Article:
According to the news report, the deal was expected to take effect at 1 a.m. Israel time and include the unusual clause of Israel refraining from "assassinations."
The news comes as Israeli officials are touting the success of the domestically-built anti-missile system “Iron Dome” as hundreds of rockets continue to rain down on southern Israel.
"The system is working very well," Brigadier General Doron Gavish told reporters in Ashdod Monday.
The system’s three operational batteries are protecting the densely-populated cities of Ashkelon, Ashdod and Beersheba, which combined count for almost a half-million residents, from the over 200 rockets that have fallen on Israel since Friday. As of 6.30pm Israel time Monday, the network of sophisticated anti-missile batteries had stopped around 54 rockets out of 69 attempts, a 78 percent success rate, since the current escalation began.
The Israeli Defense Forces killed a Popular Resistance Committee terrorist, Zuhir Mussah Ahmed Qaisi, on Friday. He was reportedly planning a Sinai-based terror attack on Israel.
One of the rockets on Monday hit the area around Gedera, which has a population of over 21,000 and is only 17 miles from Tel-Aviv. It is the farthest a projectile has fallen inside Israel in the current volley.
“Iron Dome” shoots down rockets by first identifying their path through a central computing system. Most rockets have fallen in more rural parts of Southern Israel, but if the technology senses that the missile is headed towards a populated area, the system fires a guided missile faster than the incoming projectile to intercept it at high altitude.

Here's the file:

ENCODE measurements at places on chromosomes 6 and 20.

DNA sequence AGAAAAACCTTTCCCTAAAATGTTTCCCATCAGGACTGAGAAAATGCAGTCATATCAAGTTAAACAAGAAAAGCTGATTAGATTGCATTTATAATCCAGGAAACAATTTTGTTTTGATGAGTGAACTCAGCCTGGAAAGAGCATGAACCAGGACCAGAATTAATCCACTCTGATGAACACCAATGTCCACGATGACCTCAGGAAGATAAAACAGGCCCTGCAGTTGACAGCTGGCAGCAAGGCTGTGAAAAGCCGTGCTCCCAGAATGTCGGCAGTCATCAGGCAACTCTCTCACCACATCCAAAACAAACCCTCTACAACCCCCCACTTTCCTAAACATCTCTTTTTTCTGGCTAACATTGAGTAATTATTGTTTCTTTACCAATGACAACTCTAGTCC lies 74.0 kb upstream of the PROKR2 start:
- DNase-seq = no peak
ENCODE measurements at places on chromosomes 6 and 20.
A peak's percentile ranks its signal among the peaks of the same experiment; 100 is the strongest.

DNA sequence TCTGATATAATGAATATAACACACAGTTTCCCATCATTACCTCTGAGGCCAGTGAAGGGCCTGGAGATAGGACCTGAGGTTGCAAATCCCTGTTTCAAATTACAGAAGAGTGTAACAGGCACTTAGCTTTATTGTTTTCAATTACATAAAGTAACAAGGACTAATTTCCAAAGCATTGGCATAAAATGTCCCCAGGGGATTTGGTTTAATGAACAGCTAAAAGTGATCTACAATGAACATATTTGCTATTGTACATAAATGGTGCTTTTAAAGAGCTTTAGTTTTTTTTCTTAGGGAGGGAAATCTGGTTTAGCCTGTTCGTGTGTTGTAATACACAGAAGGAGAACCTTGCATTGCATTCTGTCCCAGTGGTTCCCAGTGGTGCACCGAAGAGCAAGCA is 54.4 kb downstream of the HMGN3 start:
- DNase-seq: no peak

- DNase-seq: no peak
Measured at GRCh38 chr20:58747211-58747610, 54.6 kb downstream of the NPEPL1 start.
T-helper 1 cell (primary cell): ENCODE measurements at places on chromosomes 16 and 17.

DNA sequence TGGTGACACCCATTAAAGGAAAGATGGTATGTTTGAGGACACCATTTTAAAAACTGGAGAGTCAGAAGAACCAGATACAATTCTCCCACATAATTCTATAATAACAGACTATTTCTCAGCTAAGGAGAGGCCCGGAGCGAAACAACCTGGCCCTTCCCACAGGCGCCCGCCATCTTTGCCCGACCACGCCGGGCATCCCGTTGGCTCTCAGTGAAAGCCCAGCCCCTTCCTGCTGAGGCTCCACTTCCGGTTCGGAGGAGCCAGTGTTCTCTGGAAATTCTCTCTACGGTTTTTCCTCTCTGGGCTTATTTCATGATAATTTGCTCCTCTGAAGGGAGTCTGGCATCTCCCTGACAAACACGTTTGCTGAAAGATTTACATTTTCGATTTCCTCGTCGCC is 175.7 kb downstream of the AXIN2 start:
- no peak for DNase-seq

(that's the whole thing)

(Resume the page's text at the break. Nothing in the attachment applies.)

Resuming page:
The success of Iron Dome has given Israel the ability to withstand greater amounts of rockets without having to put civilians at risk, even as the psychological trauma of constant missile attacks has hit residents in southern Israel hard.
"It is a new tool being brought into the basket of tools... a tool we didn't have before," Gavish said. "We have something new in the arena that obviously plays in our favor."
Yet the system, which was developed by Israel’s own Rafael Advanced Defense Systems Ltd., has once malfunctioned in the current situation. On Saturday, two Grad rockets struck Beersheba because of a “technical failure” on one of the system’s components, an IDF spokesperson said. The rockets hit an empty school and a parked car in a residential area.
The system is also expensive to operate: Each interceptor missile costs around $50,000, while a battery costs approximately $45 million. Last year, the United States allocated $205 million to funding and helping Israel develop the system. Israel has said that it hopes to allot an additional $1 billion in the future, and plans to eventually have 10-15 batteries in operation.
The system, which has an operational range of 21 miles, first shot down a Gaza-fired rocket on April 7, 2011.